DefinitionBy Mayo Clinic Staff
Carcinoma of unknown primary is a diagnosis given when doctors can't determine where a cancer began. Carcinoma of unknown primary is rare, and it can be an aggressive type of cancer.
Cancers form from mutated cells in one area of the body and can spread (metastasize) to other areas. In carcinoma of unknown primary, the metastasized cells are discovered, but the tumor where they began can't be found.
Knowing where a cancer began plays a role in determining the best treatment. For this reason, doctors who treat people with carcinoma of unknown primary work to locate the organ where the cancer began.
When that can't be determined, doctors use as many clues as they can gather to select the most appropriate treatment for carcinoma of unknown primary. As researchers are improving molecular testing and other innovative laboratory testing done on cancer cells, the need to locate the primary site may become less important.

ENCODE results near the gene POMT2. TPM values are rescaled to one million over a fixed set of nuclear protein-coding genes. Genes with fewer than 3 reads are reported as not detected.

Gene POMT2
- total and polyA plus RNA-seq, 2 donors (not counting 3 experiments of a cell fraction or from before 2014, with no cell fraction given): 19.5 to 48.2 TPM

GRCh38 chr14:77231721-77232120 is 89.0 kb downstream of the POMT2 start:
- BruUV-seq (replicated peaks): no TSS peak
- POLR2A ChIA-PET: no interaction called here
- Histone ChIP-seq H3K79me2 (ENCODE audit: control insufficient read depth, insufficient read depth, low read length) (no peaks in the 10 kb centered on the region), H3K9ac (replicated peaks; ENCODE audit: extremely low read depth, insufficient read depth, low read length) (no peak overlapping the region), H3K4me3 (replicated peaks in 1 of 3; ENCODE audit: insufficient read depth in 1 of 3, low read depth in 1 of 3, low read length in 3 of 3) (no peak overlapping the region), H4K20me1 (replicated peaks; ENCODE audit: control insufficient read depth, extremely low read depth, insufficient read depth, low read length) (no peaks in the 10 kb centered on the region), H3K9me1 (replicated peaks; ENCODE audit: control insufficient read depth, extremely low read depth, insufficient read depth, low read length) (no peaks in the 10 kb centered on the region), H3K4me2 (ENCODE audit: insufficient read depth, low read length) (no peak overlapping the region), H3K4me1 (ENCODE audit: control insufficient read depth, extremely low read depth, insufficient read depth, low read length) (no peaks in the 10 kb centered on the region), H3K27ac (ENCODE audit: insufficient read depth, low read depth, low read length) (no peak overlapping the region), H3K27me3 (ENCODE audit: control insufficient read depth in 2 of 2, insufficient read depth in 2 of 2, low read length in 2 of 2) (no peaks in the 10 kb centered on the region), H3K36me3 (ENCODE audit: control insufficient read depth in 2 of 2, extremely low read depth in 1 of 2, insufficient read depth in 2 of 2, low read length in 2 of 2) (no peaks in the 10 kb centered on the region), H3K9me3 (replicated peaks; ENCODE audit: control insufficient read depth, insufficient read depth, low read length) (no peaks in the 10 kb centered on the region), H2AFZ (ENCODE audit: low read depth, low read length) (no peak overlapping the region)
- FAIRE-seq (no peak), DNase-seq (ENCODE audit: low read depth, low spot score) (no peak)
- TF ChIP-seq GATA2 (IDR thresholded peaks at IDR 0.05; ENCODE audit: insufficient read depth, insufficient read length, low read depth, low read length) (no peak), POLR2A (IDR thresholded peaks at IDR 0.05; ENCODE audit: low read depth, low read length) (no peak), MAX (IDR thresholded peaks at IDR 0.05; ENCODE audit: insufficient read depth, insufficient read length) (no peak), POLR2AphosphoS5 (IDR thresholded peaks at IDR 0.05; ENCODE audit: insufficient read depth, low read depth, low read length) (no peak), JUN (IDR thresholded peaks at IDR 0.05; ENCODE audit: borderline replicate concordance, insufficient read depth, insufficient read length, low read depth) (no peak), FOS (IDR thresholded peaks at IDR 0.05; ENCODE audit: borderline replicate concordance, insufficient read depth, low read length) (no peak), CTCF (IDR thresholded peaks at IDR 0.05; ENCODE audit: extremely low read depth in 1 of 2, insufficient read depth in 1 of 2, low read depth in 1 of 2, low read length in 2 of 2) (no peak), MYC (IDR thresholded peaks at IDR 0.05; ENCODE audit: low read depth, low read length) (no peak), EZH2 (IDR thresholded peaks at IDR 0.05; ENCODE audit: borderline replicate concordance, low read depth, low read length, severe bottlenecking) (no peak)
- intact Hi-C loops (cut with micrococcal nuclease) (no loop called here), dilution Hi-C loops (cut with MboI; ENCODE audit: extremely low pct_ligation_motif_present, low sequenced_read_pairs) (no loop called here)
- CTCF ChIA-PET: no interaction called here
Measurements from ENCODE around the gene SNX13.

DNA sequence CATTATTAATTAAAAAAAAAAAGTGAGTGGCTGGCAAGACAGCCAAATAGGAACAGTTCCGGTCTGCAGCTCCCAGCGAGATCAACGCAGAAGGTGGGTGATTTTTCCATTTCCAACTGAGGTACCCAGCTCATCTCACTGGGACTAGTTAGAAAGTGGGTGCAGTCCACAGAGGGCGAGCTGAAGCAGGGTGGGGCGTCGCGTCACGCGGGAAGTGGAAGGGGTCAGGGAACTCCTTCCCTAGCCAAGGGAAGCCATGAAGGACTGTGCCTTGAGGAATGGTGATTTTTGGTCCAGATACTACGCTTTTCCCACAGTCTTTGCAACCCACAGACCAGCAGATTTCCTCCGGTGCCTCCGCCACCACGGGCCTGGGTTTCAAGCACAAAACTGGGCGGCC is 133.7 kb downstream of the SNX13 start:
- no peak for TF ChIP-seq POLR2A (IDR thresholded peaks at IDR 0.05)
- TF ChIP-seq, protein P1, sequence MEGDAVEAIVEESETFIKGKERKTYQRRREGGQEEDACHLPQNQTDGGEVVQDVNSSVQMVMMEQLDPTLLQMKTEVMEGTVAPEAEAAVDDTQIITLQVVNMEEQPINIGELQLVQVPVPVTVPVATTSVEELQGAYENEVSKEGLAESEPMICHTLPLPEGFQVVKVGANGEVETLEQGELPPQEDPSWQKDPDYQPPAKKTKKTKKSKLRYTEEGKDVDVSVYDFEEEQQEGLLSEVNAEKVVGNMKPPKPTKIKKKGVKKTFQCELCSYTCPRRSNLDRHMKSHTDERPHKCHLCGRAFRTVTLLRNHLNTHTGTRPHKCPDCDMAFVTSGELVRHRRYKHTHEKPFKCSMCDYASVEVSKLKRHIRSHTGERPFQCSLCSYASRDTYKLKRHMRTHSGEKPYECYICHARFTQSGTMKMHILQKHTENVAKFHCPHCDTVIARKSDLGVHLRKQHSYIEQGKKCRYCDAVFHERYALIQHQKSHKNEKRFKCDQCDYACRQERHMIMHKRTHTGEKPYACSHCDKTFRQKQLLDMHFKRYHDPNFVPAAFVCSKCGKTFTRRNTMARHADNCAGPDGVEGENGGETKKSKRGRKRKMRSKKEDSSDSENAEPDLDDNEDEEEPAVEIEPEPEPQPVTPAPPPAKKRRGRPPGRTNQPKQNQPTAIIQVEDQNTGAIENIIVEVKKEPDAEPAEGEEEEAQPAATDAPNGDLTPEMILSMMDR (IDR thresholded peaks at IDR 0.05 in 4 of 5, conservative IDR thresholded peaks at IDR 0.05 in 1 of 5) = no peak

Oct. 29, 2015
- AskMayoExpert. Cancer of unknown primary site. Rochester, Minn.: Mayo Foundation for Medical Education and Research; 2015.
- Carcinoma of unknown primary treatment — For health professionals (PDQ). National Cancer Institute. http://www.cancer.gov/types/unknown-primary/hp/unknown-primary-treatment-pdq. Accessed Sept. 16, 2015.